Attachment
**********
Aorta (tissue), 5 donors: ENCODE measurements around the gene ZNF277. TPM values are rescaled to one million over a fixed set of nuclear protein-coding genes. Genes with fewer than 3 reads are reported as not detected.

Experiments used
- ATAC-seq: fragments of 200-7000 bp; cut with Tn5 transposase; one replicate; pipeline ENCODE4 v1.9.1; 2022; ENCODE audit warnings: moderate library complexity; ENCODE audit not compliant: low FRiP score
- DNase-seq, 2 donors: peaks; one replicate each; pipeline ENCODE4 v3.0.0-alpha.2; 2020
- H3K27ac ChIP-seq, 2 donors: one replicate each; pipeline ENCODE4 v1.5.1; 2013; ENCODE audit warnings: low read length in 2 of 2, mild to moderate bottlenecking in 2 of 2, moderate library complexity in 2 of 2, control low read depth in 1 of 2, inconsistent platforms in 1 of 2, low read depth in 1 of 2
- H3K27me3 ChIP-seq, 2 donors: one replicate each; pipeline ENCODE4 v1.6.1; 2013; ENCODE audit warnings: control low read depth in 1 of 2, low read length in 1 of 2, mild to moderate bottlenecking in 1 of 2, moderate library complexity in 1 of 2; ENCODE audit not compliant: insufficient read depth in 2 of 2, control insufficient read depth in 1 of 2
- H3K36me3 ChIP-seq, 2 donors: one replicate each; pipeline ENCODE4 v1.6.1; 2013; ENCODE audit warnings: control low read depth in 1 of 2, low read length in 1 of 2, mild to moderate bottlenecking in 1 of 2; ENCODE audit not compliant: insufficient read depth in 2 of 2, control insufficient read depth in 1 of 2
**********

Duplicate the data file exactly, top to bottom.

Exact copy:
Aorta (tissue), 5 donors: ENCODE measurements around the gene ZNF277. TPM values are rescaled to one million over a fixed set of nuclear protein-coding genes. Genes with fewer than 3 reads are reported as not detected.

Experiments used
- ATAC-seq: fragments of 200-7000 bp; cut with Tn5 transposase; one replicate; pipeline ENCODE4 v1.9.1; 2022; ENCODE audit warnings: moderate library complexity; ENCODE audit not compliant: low FRiP score
- DNase-seq, 2 donors: peaks; one replicate each; pipeline ENCODE4 v3.0.0-alpha.2; 2020
- H3K27ac ChIP-seq, 2 donors: one replicate each; pipeline ENCODE4 v1.5.1; 2013; ENCODE audit warnings: low read length in 2 of 2, mild to moderate bottlenecking in 2 of 2, moderate library complexity in 2 of 2, control low read depth in 1 of 2, inconsistent platforms in 1 of 2, low read depth in 1 of 2
- H3K27me3 ChIP-seq, 2 donors: one replicate each; pipeline ENCODE4 v1.6.1; 2013; ENCODE audit warnings: control low read depth in 1 of 2, low read length in 1 of 2, mild to moderate bottlenecking in 1 of 2, moderate library complexity in 1 of 2; ENCODE audit not compliant: insufficient read depth in 2 of 2, control insufficient read depth in 1 of 2
- H3K36me3 ChIP-seq, 2 donors: one replicate each; pipeline ENCODE4 v1.6.1; 2013; ENCODE audit warnings: control low read depth in 1 of 2, low read length in 1 of 2, mild to moderate bottlenecking in 1 of 2; ENCODE audit not compliant: insufficient read depth in 2 of 2, control insufficient read depth in 1 of 2